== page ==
thats why (none / 0) (#40)
    by Jen M on Thu Mar 08, 2007 at 06:36:59 AM EST
    the employers should be prosecuted too.

    Indeed (none / 0) (#44)
    by sarcastic unnamed one on Thu Mar 08, 2007 at 12:56:27 PM EST
    Company owner Francesco Insolia, 50, and three top managers were arrested.

    I, for one, .... (none / 0) (#45)
    by kdog on Thu Mar 08, 2007 at 01:33:48 PM EST
    am anxious to see who the feds crack the whip down harder on...the owner or the workers.  

    That will be a clue as to who they are really after.


    How are going to decide? (none / 0) (#47)
    by sarcastic unnamed one on Thu Mar 08, 2007 at 02:07:54 PM EST
    If the workers are illegal, I assume they'll be deported, end of story. No?

    Meant to say something like (none / 0) (#48)
    by sarcastic unnamed one on Thu Mar 08, 2007 at 02:08:47 PM EST
    How are you going to decide who gets the whip cracked on them harder?

    Meant to say something like (none / 0) (#49)
    by sarcastic unnamed one on Thu Mar 08, 2007 at 02:08:55 PM EST
    How are you going to decide who gets the whip cracked on them harder?

    For example.... (none / 0) (#55)
    by kdog on Thu Mar 08, 2007 at 03:01:34 PM EST
    Say all the immigrants get deported, and the charges against the employer get dropped...an instance like that would show me that the arrest of the owner was just for show.

    Or on the flip, all the immigrants get to stay and appeal to INS for residency, while the owner gets tried and sentenced to the max...that would show me the owner was the target and the immigrant arrests were for show.


    Well, here, it looks like the "whip" (none / 0) (#62)
    by sarcastic unnamed one on Thu Mar 08, 2007 at 04:32:31 PM EST
    is being cracked on the illegal immigrants with a fairly wide range of intensity - some will be deported fairly quickly, probably the ones w/no kids here, etc., and the ones with kids have been released where they will likely quickly disappear into the ether.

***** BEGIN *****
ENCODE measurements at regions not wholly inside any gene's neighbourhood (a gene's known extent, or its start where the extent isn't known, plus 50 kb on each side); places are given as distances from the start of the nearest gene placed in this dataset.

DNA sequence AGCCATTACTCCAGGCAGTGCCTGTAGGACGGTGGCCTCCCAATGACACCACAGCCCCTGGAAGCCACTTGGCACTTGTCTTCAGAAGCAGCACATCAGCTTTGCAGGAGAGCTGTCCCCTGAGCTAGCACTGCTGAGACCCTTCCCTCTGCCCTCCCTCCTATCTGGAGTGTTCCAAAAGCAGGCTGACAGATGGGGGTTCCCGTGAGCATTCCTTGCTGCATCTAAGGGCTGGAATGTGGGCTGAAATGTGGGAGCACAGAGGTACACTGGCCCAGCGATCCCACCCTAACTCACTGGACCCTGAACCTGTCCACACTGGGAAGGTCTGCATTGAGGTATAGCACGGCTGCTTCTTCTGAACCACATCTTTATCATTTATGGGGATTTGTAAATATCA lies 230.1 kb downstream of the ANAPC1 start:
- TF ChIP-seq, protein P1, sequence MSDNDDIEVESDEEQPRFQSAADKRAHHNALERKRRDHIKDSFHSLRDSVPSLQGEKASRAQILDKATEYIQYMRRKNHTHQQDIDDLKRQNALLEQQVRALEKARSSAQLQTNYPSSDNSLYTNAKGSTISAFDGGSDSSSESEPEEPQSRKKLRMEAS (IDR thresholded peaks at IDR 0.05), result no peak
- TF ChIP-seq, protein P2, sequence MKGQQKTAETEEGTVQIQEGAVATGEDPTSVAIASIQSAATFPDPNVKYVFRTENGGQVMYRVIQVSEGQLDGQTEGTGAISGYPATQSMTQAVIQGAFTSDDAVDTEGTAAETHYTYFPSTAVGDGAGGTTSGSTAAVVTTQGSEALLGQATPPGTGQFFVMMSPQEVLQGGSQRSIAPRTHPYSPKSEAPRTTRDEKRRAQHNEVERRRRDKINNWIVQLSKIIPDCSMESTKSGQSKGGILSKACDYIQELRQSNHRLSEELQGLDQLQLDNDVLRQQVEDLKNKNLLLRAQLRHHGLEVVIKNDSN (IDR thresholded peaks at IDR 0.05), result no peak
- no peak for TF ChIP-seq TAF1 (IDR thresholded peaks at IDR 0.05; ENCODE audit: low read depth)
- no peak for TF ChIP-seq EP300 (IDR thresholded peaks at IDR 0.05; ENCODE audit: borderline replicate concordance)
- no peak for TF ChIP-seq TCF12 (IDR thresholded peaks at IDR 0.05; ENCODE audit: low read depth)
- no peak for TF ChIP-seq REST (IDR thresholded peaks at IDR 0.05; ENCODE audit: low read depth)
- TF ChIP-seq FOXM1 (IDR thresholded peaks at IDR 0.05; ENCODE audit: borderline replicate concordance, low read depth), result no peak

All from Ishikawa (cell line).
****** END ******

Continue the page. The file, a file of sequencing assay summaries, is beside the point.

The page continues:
So how do you decide the "whip" is being cracked on the owner and his mgt staff enough?

    Personally, I think he should be charged and if convicted be sentenced appropriately, but I'm trying not to make any mystical value judgments based on my biases.

    As an side, they gave out the biz owner's home address and zillow has his almost 5000 sf home on 1 acre at about 630,000K.

    Stunning to me, as that's about the value of a decent condo here in SoCal...


    Good question..... (none / 0) (#64)
    by kdog on Thu Mar 08, 2007 at 06:02:05 PM EST
    I'd be surprised if the owner ever gets put on trial...a deal will get ironed out and the owner will stay free, maybe a fine and/or probation.  That's my prediction anyways...the arm of the law will come down hardest on the workers.  Time will tell though...

    I can't hide my bias on this one brother (duh)...I've worked next to and broken bread with too many immigrants to not comment on what I see as unjust treatment.

    It could be people in my community next.  I'd hate to see that.


    I hear you except (none / 0) (#65)
    by sarcastic unnamed one on Thu Mar 08, 2007 at 06:15:27 PM EST
    the arm of the law will come down hardest on the workers.
    that, in the case of the many illegal immigrants in this case who were released and who will most likely disappear into the "ether", the arm of the law has come down on them very softly.

    True.... (none / 0) (#66)
    by kdog on Thu Mar 08, 2007 at 06:24:25 PM EST